In 1985, the Bach tricentennial year, Robert Shaw came to Cincinnati Conservatory to lead our concert choir in a performance of the St. John Passion.  He had developed a working English translation, believing the immediacy of the drama of the great work should not be lost on modern English-speaking audiences.   Shaw was never all count-singing and diphthong-analyzing–but always went to the spiritual heart of a work.  When we sang those crowd choruses in the Passion we were so angry and mean that it really felt as if we had participated in the crucifixion.  Through the work we experienced sin and guilt and we really felt that final redemption.

In 1990 Carnegie Hall established an annual series of professional workshops under Shaw’s direction.  When he planned Britten’s War Requiem for 1994 (my favorite 20th century choral work) I mustered my courage and my voice teacher’s help, made an audition tape, and was accepted.  That week was inspirational: beyond his usual pickiness about rhythm, pitch, and enunciation, I remember Shaw working particularly hard on tone color (sometimes half of us whispered and half of us sang), and on explaining Britten’s integration of Wilfred Owen’s devastating WWI poetry into the Latin Requiem Mass.  The chorus was phenomenal–I remember Shaw actually stopping a dress rehearsal to tell the second altos that the beginning of the Recordare was “gorgeous–as good as it gets!”  This was one of the greatest compliments I ever received, even though there were 25 of us!  The War Requiem performance, called “soul-bruising” by the Village Voice was even more emotional with Benjamin Luxon as the baritone.  He had once sung the work under Britten yet was now almost totally deaf.  I recall seeing Shaw in tears at the first entrance of the boys voices (The American Boychoir, from the second balcony) and wondering how we would all make it through the rest of the work.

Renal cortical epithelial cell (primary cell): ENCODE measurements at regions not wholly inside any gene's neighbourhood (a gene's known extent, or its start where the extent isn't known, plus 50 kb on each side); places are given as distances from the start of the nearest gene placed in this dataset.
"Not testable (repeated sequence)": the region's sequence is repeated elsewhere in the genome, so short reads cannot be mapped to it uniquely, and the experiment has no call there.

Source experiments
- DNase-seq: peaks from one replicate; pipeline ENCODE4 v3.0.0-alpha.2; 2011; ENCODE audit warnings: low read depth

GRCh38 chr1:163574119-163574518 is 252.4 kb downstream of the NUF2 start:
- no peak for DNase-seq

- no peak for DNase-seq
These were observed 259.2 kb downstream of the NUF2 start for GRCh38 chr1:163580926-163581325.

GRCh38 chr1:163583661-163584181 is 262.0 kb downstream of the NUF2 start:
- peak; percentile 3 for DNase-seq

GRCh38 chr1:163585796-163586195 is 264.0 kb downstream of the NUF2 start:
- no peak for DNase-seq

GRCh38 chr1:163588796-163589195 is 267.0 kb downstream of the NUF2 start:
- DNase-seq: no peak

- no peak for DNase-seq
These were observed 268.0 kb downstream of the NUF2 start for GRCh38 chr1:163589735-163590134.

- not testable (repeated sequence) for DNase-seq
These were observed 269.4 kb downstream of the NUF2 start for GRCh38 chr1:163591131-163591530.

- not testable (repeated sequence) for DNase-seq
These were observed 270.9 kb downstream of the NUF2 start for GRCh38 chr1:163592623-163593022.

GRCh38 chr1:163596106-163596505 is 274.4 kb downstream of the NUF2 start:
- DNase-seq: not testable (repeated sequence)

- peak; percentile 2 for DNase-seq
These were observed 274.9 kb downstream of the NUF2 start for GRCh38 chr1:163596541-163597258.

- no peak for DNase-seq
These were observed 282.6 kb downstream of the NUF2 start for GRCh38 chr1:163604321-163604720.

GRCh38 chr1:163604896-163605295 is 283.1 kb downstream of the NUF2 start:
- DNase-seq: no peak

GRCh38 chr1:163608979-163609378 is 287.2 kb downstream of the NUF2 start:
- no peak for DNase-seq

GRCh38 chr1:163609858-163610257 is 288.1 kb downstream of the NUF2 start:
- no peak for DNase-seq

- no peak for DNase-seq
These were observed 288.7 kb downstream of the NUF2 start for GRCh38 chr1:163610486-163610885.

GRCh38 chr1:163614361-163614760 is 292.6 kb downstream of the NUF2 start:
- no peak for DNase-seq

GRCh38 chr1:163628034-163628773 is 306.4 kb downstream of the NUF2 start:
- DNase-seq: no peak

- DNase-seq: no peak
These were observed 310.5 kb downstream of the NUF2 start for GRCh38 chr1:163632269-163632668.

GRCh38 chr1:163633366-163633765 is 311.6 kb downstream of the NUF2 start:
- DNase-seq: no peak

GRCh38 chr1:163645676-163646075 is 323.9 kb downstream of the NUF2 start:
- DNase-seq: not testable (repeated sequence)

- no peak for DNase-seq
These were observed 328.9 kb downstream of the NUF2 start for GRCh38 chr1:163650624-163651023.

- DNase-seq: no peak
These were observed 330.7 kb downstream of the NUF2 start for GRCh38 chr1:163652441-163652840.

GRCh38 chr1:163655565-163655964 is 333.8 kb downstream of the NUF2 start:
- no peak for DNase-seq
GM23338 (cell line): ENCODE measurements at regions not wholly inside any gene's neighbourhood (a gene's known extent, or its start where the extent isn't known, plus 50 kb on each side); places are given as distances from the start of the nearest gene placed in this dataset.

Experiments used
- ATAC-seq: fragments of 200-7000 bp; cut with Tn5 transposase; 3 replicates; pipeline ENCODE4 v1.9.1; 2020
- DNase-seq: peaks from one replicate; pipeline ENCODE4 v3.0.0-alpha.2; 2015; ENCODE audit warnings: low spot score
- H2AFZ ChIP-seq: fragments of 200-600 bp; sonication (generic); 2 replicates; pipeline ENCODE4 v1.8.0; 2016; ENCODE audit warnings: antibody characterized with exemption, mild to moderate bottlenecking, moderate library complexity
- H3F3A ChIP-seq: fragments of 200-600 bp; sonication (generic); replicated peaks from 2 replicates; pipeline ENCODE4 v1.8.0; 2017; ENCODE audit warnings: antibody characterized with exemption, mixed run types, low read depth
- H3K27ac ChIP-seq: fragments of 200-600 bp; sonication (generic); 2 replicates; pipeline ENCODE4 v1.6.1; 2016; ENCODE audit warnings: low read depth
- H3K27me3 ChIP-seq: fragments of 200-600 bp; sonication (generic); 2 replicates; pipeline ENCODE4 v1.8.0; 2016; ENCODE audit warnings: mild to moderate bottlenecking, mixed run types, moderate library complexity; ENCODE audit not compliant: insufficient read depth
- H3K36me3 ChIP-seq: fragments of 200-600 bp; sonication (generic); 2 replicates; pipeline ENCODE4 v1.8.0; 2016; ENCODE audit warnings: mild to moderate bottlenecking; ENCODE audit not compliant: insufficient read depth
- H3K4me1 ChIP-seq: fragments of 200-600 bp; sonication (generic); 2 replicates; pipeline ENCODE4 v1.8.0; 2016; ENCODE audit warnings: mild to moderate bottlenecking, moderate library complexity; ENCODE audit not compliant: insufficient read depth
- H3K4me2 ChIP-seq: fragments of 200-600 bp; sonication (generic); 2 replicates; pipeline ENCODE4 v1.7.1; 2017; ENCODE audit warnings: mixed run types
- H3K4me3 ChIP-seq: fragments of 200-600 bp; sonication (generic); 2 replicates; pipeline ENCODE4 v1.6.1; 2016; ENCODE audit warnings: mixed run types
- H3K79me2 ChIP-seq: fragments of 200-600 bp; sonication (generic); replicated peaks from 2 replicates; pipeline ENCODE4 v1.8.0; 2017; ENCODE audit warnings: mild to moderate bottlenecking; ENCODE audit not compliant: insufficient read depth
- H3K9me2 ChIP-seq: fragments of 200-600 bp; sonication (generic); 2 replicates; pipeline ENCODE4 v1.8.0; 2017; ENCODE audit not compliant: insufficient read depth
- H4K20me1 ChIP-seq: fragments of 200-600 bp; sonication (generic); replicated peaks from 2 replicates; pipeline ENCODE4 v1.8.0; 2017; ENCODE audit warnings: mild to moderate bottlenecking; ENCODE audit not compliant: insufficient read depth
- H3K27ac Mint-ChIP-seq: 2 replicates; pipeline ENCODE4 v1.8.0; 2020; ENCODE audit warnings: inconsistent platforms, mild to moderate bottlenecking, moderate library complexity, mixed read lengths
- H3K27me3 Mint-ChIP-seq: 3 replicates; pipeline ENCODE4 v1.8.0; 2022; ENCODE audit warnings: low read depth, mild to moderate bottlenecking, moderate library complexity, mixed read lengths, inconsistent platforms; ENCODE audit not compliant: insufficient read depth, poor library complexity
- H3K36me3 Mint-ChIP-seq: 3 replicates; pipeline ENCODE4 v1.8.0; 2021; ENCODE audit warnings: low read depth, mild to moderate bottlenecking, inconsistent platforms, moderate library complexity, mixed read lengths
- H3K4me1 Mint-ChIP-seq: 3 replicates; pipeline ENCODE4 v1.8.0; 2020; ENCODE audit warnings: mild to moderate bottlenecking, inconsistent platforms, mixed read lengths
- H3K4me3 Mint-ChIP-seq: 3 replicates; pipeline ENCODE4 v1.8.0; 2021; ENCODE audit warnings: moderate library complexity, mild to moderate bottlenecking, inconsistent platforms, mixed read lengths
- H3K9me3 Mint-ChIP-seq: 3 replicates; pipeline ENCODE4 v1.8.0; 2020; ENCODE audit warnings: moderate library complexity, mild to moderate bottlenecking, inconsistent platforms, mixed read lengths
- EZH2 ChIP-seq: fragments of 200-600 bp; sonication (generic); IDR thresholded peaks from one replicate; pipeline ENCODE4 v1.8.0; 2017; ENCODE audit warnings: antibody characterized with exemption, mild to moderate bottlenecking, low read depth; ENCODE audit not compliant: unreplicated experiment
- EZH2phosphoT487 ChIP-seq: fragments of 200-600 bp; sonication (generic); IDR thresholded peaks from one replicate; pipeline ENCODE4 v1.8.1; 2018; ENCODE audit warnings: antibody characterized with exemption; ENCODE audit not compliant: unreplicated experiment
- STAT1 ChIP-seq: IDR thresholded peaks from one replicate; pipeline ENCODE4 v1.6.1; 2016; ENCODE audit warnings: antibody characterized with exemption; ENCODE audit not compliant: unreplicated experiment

I thought at the time that it might be my last chance to sing/study with maestro Shaw (he was 77) but he went on to plan the workshop through the end of the millennium and we all started to assume he would live forever.  From 1996’s Verdi Requiem, I found this in the front of my score: “Our job as conductor is communicating to singers and audience, while getting out of the way of the composer, 1.information, intellect and instrumental and vocal know-how, and 2.  passion.”  From 1997’s wonderful Elijah performance I found this colorful barb “you sing like a hose, when you should be singing like a necklace”.

At last Sunday night’s Harmonium rehearsal of the Duruflé Requiem we were talking a lot about Shaw and his techniques–I had recently borrowed soprano Linda Clark’s Duruflé score with her “Shaw markings.”  The next day, assistant conductor Mark Miller called me from his car, when he heard the news of Shaw’s death.   I was truly stunned at the thought that Shaw was no longer to inspire us in this world.  It felt like a huge responsibility that my colleagues and I must now listen with Shaw’s demanding ears, inspire with his attention to details and believe with his passion that what we do matters to all humanity.  Shaw reminded us all to be “amateurs” in the true sense of the word–to sing “for love.”  And those of us who labored with him–how lucky we were–must pass on these stories to the next generation of conductors.